Now, I get that my appreciation for Korakia’s design may not be universal. And I have no doubt that the weathered-to-pristine ratio is carefully calibrated for effect. But when the “weathered” portion includes rustic candleholders that light one’s pathways and glimpses of 1920s tilework, I have to say the math works for me.

I’d bet the pensione’s decisionmakers calibrate the weathered-to-pristine ratio very carefully — but who can fault an equation that includes rustic outdoor candleholders and 1920s tile?

There’s no doubt in my mind that it takes a lot of work to do surface imperfection so perfectly, and I applaud the effort.

If excellent coffee, fresh-squeezed juice from on-site oranges, and friendly low-key service don’t outweigh slightly frayed table mats, non-starched linen, and blossoms that were at their best for early vs end-of-service eaters, Korakia may not suit

If there hadn’t been so much we wanted to do during our 50 hours away, I would have spent more time lounging poolside on the inviting daybeds

Given our time frame/decompression challenges I’d deliberately chosen someplace touted as highly experiential and illusory, and Korakia offered those qualities by the bucketful. It was tempting to stay put the whole trip, sure…but with mountains, museums, and modernist landmarks out there, how could two soggy Oregonians resist soaking up a variety of desert goodness?

* No monies were received for the writing of this post, though I probably owe the talented Linda of Lime in the Coconut a kickback for bringing Korakia to my attention in one of her “here’s yet another gorgeous setting” features.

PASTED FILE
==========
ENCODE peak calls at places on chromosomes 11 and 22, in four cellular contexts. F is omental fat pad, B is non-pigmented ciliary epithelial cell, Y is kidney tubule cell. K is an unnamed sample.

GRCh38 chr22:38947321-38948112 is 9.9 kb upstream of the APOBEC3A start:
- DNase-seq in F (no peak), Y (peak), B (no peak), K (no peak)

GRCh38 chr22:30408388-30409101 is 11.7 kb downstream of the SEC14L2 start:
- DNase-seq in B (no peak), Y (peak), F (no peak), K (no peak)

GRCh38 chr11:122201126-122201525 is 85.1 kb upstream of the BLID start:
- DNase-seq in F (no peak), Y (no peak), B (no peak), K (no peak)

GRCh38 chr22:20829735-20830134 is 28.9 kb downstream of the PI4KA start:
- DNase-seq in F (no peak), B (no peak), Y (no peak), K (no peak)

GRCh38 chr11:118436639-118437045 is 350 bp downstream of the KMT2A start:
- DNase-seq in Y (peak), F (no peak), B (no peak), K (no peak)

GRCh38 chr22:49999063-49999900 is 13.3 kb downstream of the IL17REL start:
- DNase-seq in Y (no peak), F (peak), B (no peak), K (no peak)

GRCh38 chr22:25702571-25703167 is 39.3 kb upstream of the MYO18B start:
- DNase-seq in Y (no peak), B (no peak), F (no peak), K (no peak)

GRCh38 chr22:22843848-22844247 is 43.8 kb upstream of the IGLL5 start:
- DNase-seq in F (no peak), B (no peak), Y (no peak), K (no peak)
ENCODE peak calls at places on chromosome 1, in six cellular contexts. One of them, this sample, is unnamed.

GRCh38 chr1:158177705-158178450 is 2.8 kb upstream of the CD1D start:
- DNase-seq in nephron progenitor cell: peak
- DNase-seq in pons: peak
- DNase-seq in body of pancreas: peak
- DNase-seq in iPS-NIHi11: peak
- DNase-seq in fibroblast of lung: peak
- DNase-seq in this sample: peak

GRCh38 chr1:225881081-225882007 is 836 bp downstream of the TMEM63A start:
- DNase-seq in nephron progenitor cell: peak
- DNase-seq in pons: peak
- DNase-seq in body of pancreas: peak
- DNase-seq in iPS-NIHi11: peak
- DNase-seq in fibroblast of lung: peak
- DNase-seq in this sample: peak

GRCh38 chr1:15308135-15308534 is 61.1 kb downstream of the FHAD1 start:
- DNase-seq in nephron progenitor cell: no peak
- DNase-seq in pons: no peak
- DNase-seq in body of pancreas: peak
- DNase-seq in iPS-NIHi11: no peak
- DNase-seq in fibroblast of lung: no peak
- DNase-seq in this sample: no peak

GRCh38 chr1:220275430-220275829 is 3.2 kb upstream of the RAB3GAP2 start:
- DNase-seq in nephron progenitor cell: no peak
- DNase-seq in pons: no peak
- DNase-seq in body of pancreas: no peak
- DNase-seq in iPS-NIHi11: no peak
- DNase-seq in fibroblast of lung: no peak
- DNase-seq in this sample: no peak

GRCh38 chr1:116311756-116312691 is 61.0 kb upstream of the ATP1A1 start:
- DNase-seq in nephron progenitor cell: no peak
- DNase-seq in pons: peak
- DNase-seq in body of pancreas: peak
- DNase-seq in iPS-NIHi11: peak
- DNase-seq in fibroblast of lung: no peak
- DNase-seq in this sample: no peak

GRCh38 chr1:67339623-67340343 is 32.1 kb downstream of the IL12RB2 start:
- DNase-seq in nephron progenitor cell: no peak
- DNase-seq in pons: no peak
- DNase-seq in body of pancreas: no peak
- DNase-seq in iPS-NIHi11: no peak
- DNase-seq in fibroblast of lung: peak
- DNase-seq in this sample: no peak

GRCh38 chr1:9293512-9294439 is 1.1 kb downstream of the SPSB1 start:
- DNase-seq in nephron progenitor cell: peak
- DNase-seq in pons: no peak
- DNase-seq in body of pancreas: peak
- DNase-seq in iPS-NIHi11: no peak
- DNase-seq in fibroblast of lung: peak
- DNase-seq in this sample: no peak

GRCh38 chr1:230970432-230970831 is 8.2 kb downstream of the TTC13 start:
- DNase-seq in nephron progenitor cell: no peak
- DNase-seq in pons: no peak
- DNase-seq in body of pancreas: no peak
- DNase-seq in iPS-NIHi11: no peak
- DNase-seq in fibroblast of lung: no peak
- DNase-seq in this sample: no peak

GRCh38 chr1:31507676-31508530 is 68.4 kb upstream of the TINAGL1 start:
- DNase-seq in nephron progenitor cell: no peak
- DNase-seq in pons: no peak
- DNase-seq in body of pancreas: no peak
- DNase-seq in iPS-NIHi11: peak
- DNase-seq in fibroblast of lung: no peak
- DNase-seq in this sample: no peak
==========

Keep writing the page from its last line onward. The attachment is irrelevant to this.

Next: Part 2 of Moroccan Meets Modernism in Palm Springs, in which I semi-reluctantly engage my brain by visiting the Palm Springs Art Museum (and share a bit more of Korakia)

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7 Responses

  1. What a beautiful place – if I ever visit Palm Springs I will definitely be staying at the Korakia! It looks like one of those places you don’t want to leave again. I can’t wait to see part two.

  2. Tine—

    Yes, it was exactly the kind of place I didn’t want to leave! A tiny version of it that I had to keep up myself would be fine too, ha.

    If you are ever traveling to the Southern California area it’s not too far a drive to/from Los Angeles or San Diego. Easy to justify time split between the two or three places….

    Thanks for reading. I’ll get cracking on Part 2.

  3. My ex-husband’s brother got married there, 15 years ago. It is a beautiful space, but at that point, ’twas oppressively hipster. Glad it doesn’t feel that way any more.

  4. Amid/Lisa—

    Since the renovations started back in the late 80s, I think Korakia is practically establishment by hipster standards, but what do I know?

    We went during the week to snag cheaper rates — not sure how much of a scene it is on the weekends (we saw only an aging mostly-TV actor).

    Based on trying to book and the work we saw the staff doing when we left, the place was definitely quite full…but we felt we had it to ourselves. My preference…especially since I don’t go places to be seen, just to see. 😉

  5. Tried to reply earlier….your pics are heavenly… more more more!!

  6. oh…and that is me…lime in the coconut!

  7. Hi Ms Linda aka LitC—

    And I have you to thank for alerting me to place (or dragging it back from the depths of past references); thank you!

    Part 2 was supposed to follow quickly, but alas, life was not cooperating. It’s well underway now, and has a few more Korakia photos. Luckily their website doesn’t skimp on them, right?